Amid all the dusty, noisy craziness of Kathmandu, after three months of living here, it still surprises me when I come upon ancient corners of the city like Patan Dhurbar Square. Suddenly you are in a whole different world of ornate temples and incredible architecture mixed in with every day life, pigeons, cows and — disappointingly — even motorcycles, which seem to sneak inside without repercussions. The greater Kathmandu area has three Dhurbar Squares, all of which are UNESCO World Heritage Sites. I had visited the other two in Bhaktapur and central Kathmandu, but until last week I hadn’t made it to Dhurbar Square in Patan.
It was a Sunday and it was crowded. We edged through the masses en route to an official opening of the Royal Palace restoration. Stepping through the ancient wooden doors with our invitation, it was a different world yet again, this time without the crowds.
The US Embassy has donated over a million dollars towards the restoration of the old palace and a fantastic job was done to bring this classic Newari architecture back from ruins. Much of the palace dates back to the 17th century and along with the destructive effects of time and pollution, the Royal Palace has suffered damage from two major earthquakes that left parts of the palace in ruins.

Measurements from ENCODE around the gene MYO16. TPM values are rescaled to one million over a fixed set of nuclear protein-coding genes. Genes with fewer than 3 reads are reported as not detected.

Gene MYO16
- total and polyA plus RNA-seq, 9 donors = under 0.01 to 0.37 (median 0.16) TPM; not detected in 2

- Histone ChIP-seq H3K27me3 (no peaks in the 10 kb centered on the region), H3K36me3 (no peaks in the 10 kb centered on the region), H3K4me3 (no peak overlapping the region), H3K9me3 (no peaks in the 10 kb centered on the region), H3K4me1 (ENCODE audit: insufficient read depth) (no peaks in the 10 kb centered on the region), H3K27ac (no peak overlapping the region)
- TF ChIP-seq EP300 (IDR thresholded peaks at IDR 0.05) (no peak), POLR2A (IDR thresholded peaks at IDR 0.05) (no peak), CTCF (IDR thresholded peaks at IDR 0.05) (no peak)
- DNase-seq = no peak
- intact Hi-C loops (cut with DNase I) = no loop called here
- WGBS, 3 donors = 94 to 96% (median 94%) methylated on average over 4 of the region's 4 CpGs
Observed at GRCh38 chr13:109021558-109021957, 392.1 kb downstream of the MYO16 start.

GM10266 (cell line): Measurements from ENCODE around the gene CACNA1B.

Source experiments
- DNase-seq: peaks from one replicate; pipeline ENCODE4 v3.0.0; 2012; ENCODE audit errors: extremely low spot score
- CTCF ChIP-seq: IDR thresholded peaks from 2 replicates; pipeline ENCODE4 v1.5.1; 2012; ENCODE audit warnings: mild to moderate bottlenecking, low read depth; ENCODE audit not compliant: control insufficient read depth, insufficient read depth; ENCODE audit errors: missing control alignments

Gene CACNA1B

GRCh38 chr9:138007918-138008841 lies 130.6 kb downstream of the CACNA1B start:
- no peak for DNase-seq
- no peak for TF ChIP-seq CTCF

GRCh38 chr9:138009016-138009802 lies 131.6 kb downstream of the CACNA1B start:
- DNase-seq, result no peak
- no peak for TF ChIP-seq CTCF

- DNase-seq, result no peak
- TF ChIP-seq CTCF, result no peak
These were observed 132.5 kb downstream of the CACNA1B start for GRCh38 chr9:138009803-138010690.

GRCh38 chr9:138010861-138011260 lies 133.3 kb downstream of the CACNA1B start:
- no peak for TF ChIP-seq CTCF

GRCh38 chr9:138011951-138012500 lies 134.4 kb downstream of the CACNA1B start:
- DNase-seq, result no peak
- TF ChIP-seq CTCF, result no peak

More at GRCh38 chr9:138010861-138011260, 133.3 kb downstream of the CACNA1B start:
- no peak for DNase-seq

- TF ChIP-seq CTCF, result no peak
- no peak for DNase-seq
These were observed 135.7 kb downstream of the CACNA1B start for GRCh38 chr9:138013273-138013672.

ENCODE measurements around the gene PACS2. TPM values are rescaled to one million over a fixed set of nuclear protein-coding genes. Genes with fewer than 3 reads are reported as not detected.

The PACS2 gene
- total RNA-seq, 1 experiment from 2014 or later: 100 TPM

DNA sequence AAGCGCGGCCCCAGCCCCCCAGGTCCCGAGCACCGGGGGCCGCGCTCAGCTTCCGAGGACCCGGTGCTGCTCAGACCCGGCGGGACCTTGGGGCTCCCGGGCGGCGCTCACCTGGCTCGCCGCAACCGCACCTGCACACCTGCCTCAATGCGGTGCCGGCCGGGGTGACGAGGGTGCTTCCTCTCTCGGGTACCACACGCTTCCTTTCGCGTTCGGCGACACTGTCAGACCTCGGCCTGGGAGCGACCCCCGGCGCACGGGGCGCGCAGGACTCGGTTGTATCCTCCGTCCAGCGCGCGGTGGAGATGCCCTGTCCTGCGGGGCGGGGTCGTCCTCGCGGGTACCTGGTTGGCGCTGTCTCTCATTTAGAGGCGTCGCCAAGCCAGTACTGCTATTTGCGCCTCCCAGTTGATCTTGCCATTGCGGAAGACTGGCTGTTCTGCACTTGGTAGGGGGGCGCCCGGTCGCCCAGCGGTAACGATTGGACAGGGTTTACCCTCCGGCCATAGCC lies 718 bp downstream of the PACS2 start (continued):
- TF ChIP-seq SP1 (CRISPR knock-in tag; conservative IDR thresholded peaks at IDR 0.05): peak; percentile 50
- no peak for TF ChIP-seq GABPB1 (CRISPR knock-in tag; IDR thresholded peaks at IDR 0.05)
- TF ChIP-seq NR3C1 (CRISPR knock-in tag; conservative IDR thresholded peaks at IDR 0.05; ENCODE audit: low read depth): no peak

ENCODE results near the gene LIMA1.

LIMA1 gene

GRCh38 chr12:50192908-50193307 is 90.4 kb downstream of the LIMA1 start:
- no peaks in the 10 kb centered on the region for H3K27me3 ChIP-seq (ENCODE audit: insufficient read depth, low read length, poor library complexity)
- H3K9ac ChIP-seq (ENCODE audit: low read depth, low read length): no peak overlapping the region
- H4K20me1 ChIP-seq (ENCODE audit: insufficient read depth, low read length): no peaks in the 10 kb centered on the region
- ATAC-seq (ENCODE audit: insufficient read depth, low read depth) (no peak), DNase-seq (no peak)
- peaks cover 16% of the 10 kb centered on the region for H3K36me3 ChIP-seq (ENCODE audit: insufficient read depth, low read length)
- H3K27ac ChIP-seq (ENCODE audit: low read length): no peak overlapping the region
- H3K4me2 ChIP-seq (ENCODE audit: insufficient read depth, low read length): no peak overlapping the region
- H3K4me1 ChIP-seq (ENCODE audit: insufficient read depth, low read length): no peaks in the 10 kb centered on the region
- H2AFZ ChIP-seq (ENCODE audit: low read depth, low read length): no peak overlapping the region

In the rear, behind the Palace buildings, is a courtyard still undergoing restorations including Tusa Hiti, a restored 17th-century step well. It was amazing to walk around through the ancient grounds, which were peaceful and quiet with the craziness of Patan Dhurbar Square just a few feet away.
Although some restoration is still ongoing, its wonderful to know the main work that has been done to preserve this amazing architecture and that it is open up to the public so Nepalis and foreign visitors can enjoy this amazing place.